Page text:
Totalitarian regimes do not afford to allow public intellectuals and free thinkers to express their ideas freely. The very composition of an authoritarian regime demands utmost protection and strong military to limit dissent for its survival. Controlled systems of governance become more problematic if they have been skillfully institutionalized under the cover of democracy. The available literature categorizes such states as competitive authoritarian regimes.
A democracy challenges the basic theoretical assumptions of authoritarianism and offers an alternative system of governance. Freedom of speech, free and fair elections and right to practice one’s religion without fear or humiliation are what essentially define a representative democracy in the 21st century. Unfortunately, democracy is under threat in the times of President Donald Trump and Prime Minister Narendra Modi. Freedom House reported in 2018 that democracy around the world was ‘under assault and in retreat’.
There are some reasons behind the government’s ill-thought policy of controlling social media and free flow of ideas. Firstly, Prime Minister Imran Khan’s government could not perform on economic front
The world is moving fast towards totalitarianism or competitive authoritarian regimes where democratic institutions exist but without democratic spirit. The most lethal weapon being used to defeat democracy is to control public opinion and suppress voices which attempt to challenge the status quo. Be it India or Pakistan, public intellectuals are facing unprecedented censorship for having politically disturbing ideas.
But the question is why do authoritarian regimes fear academics or bloggers? Judith Butler, professor of Comparative Literature and critical theory at the University of California at Berkeley, recently wrote an article and explained the situation. “What the authoritarian fears are that open discussion in a university seminar will move outside those walls. They are right to fear the circulation of ideas, which are unpredictable and uncontrollable.
And they are right to fear those ideas that contest the legitimacy of authoritarian rule, or fascism, or racist regimes, since once the unjust character of those regimes is openly demonstrated and discussed, once public life is given to those forms of intellectual critique, people may well identify and oppose unjust rule and rise up to demand the end to injustice,” she wrote.
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In Pakistan, there is an intense debate going on to ‘regulate’ social media which, from the government’s standpoint, has emerged to be a platform ‘above the law’. Every sane person in this country wants the government, opposition, public intellectuals and academics to sit together and formulate a comprehensive policy to regulate social media. However, the government seems to be politically motivated and intends to curb freedom everyone enjoys on digital platforms. This is, if anything, a dangerous trend.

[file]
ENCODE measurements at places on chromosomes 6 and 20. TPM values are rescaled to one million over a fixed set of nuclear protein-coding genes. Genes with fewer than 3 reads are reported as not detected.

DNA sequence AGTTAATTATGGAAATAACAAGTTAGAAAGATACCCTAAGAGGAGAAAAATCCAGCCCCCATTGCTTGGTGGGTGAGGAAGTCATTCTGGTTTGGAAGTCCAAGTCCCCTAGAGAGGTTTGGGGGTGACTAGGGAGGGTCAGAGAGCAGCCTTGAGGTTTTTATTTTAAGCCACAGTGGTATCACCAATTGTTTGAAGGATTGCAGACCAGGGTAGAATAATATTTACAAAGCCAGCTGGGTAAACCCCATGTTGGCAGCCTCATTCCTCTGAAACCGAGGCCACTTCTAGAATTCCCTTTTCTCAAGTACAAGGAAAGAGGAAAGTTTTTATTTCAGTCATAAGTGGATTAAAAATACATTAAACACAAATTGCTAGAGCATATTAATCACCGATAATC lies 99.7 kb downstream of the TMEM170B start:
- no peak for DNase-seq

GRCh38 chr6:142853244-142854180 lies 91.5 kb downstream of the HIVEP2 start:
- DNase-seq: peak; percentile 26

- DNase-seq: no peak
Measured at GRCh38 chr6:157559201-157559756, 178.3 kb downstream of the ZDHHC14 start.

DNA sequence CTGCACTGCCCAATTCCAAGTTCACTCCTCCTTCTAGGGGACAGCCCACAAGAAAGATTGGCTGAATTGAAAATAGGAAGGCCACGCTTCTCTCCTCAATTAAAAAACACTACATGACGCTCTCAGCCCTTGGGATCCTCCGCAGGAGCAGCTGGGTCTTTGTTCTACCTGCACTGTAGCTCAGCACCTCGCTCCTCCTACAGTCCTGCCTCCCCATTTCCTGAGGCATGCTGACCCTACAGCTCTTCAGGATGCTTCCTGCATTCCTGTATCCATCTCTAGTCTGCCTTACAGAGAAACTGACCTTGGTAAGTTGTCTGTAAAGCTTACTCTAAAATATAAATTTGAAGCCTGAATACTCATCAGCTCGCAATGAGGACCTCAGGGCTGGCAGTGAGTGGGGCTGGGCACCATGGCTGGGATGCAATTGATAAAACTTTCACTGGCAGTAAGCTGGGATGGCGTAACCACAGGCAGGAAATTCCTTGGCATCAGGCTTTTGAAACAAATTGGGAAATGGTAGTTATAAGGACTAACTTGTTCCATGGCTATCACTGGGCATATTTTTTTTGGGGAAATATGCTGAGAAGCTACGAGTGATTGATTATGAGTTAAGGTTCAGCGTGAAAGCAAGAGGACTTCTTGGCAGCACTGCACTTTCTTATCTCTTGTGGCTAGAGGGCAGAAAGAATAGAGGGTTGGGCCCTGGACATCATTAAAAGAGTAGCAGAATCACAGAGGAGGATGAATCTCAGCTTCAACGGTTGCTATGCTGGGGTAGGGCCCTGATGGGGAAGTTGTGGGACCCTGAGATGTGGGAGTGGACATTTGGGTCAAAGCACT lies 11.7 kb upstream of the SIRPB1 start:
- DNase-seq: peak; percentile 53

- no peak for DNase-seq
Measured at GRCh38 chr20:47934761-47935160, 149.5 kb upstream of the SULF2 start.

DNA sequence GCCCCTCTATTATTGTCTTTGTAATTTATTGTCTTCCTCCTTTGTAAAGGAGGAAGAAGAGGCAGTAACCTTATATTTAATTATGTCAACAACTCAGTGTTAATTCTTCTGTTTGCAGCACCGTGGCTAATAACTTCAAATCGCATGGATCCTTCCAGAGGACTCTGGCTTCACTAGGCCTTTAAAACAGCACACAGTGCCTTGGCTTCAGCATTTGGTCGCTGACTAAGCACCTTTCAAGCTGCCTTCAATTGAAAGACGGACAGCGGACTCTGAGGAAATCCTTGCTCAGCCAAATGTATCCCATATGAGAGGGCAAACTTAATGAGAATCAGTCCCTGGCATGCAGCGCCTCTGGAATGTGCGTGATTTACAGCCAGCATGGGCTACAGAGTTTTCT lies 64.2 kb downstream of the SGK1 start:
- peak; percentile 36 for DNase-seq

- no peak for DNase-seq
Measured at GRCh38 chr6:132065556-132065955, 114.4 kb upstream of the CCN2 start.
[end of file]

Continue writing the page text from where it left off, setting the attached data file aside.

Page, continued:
There are some reasons behind the government’s ill-thought policy of controlling social media and free flow of ideas. Firstly, Prime Minister Imran Khan’s government could not perform on economic front. An ordinary citizen from far-flung areas is not interested in macroeconomic debates. He knows the fact that life for him has become miserable. The government, on the other hand, sheepishly demands empathy and ‘more time’ to deliver.
There is no sugar and wheat, and the people have been asked to be careful while criticizing the incumbent government. This is what may pave a way for mass mobilization against an authoritarian regime
Secondly, the PTI’s government in Punjab, Pakistan’s largest province, has disappointed everyone. PM Imran Khan promised to reform police, upgrade health and education sectors, and end corruption at any cost. One and half year has passed and nothing has changed. Punjab police and bureaucracy are unchanged. The provincial Health Minster seems to be nowhere. We last saw her when she shared some reports about former Prime Minister Nawaz Sharif’s health.
Thirdly, Prime Minister Imran Khan seems to be politically confused if not completely helpless. He never wanted Nawaz Sharif to leave for London. He never wanted to be lenient with Asif Ali Zardari. But he had to do what he was asked to. Now he does not want media or anyone else to mock him for his political compulsions on national TV.
Apparently, these aforementioned reasons compelled the prime minister to advise his legal team to regulate media. The premier wants media, civil society and public intellectuals to be cooperative without questioning his infallible wisdom. He does not like to be questioned about Chief Minister Usman Buzdar’s performance, economic crisis or selective process of accountability. He just wants everyone to listen to him.
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But there is a problem with PTI’s policy of controlling social media. They may be able to ensure that nobody questions anything. However, this may lead to public processions and anti-government protests across the country. There is no sugar and wheat, and the people have been asked to be careful while criticizing the incumbent government. This is what may pave a way for mass mobilization against an authoritarian regime.
This is moral responsibility of every concerned citizen to stand up against an authoritarian regime to protect the fundamental rights promised by the constitution of the land. Professor Butler rightly opines that public intellectuals and universities produce ideas that have a life of their own; the free circulation of those ideas is part of democratic political culture, and the protection of that circulation is an obligation of democratic societies.
Farah Adeed is an Assistant Editor in GVS. The views expressed in this article are the author’s own and do not necessarily reflect Global Village Space’s Editorial Policy.